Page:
« Who’s Aquaman? I never heard of him! »
« He’s one of the super-beings from the place called Earth! He lives at the bottom of the ocean! » — Steev & Jimm, rubberneckin’ in Aquaman no. 51
Some may have wondered at the deep, abiding affection held, by a certain savvy contingent of comics aficionados, for sea king Aquaman. After all, he’s a bit of a second-stringer, and he’s had a pretty spotty record for decades. Well, I’d say one has to have encountered the erstwhile Arthur Curry at his peak, in the hands of the Stephen Skeates, (writer) Jim Aparo (penciller-inker-letterer), Dick Giordano (editor-poacher), Nick Cardy (cover artist), Carmine Infantino (editor-in-chief/art director), Jack Adler (colourist) and Gaspar Saladino (cover letterer) set.
Fond as I am of Nick Cardy and Ramona Fradon‘s work, the series’ Skeates-Aparo period is more my speed. I can’t quite put my finger on it. There’s a whiff of the end of the world, something ominous and immediate about it, despite the fanciful settings. I guess it was « relevance », but with a lighter touch and without the cringe-inducing bathos of the concurrent Green Lantern-Green Arrow series. Because of Aquaman’s aquatic nature, environmental doom seldom seems far. The Skeates-Aparo rampage lasted from issue 40 (June 1968) to number 56 (April 1971). Aparo returned to the character just a few years down the road (Adventure Comics no. 441, Sept. 1975), but by then, he’d already begun his long, painful artistic deterioration.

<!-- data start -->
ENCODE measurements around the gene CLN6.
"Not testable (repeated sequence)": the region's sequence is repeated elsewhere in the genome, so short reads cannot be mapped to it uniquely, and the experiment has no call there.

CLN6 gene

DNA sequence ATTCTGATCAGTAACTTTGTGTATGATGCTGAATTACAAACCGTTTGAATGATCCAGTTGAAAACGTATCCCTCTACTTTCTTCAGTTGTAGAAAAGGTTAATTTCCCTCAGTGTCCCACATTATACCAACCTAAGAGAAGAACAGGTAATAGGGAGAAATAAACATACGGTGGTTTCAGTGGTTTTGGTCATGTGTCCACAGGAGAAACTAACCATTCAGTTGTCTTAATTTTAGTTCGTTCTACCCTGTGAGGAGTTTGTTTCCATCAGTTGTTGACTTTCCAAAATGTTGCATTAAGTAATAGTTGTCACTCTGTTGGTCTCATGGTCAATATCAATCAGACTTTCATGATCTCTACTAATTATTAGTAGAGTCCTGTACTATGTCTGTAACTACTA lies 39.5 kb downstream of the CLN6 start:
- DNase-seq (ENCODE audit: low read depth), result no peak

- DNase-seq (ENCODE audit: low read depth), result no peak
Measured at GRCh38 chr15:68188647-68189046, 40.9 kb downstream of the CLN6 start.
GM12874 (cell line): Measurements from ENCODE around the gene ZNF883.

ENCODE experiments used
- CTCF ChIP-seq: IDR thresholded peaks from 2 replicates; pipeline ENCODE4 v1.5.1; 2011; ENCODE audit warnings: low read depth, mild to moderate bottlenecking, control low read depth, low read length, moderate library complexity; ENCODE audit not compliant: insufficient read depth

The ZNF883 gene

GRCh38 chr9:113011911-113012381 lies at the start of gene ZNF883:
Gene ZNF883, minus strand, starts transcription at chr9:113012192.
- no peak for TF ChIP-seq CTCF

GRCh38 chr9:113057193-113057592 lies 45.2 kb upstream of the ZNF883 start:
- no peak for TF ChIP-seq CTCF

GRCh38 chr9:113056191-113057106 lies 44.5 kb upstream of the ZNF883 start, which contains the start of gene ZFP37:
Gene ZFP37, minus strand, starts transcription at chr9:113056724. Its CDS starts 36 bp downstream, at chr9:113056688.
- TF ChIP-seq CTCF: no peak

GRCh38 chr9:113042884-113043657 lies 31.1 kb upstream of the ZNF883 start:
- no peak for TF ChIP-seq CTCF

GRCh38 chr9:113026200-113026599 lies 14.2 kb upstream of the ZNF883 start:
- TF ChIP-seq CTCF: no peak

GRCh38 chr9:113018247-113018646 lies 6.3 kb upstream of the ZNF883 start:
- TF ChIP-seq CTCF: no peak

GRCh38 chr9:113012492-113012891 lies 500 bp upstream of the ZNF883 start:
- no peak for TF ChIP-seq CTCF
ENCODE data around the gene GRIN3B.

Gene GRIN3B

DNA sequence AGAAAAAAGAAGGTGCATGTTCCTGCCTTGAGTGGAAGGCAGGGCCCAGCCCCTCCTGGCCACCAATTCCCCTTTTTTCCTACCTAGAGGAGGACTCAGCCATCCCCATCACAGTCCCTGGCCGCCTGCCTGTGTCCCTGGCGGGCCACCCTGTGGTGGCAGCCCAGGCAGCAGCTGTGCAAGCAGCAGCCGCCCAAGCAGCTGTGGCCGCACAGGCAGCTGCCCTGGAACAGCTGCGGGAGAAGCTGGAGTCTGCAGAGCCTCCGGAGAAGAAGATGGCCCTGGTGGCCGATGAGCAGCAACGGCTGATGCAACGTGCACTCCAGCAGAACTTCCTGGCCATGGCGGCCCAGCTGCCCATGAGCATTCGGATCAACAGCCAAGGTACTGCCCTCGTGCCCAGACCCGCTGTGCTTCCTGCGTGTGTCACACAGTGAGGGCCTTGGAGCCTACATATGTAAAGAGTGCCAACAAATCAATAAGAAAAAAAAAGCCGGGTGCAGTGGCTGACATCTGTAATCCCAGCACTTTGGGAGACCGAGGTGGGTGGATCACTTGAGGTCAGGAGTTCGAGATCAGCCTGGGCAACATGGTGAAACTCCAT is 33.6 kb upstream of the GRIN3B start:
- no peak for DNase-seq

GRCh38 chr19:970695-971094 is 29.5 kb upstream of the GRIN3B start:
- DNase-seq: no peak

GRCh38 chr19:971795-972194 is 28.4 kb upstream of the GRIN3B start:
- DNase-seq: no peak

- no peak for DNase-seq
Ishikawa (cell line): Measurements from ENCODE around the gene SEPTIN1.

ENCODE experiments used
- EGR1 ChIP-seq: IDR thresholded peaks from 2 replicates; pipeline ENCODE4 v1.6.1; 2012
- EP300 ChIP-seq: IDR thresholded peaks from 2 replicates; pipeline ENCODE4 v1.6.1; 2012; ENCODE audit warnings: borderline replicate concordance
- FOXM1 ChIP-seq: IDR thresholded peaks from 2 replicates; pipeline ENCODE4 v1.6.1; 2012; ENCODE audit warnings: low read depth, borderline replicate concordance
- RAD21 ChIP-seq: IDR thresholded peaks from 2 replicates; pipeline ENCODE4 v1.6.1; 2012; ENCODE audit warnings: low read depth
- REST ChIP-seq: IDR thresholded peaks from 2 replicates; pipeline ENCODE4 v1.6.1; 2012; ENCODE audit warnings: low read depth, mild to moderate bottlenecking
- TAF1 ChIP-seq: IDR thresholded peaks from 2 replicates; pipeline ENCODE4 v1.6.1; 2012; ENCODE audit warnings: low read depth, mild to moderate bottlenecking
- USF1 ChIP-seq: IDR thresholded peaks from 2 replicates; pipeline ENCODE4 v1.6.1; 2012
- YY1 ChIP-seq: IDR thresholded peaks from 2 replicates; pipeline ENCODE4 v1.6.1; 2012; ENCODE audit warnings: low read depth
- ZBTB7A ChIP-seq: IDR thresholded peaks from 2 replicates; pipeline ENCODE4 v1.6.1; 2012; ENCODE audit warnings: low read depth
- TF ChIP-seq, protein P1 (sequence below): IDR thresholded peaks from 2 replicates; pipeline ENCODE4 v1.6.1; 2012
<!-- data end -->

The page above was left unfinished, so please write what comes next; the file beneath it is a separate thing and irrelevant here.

But back to the covers: this represents, in my view, Cardy’s second hot streak on this title. From the beginning of his career (in 1940 with the Iger/Eisner shop!) Cardy had always been a reliably competent artist, but rarely a very exciting one. That all changed in the mid-Sixties when newly minted art director/editor-in-chief Carmine Infantino made him his right-hand man and co-designer of DC’s covers. This greater latitude gave Cardy wings. Cardy’s first Aquaman hot streak opens on issue 37 (Jan.-Feb. 1968) and closes with issue 45 (May-June 1969). Issues 46 to 48 are nice enough, but short of transcendence… beyond that bump in the road, we’re set for a smooth run of splendid covers.
Under normal circumstances, this run of covers would have turned out quite differently for, as Steve Skeates told me a few years ago, « The only reason Jim [Aparo] didn’t do the covers was that he lived out of town, couldn’t come in for cover conferences! »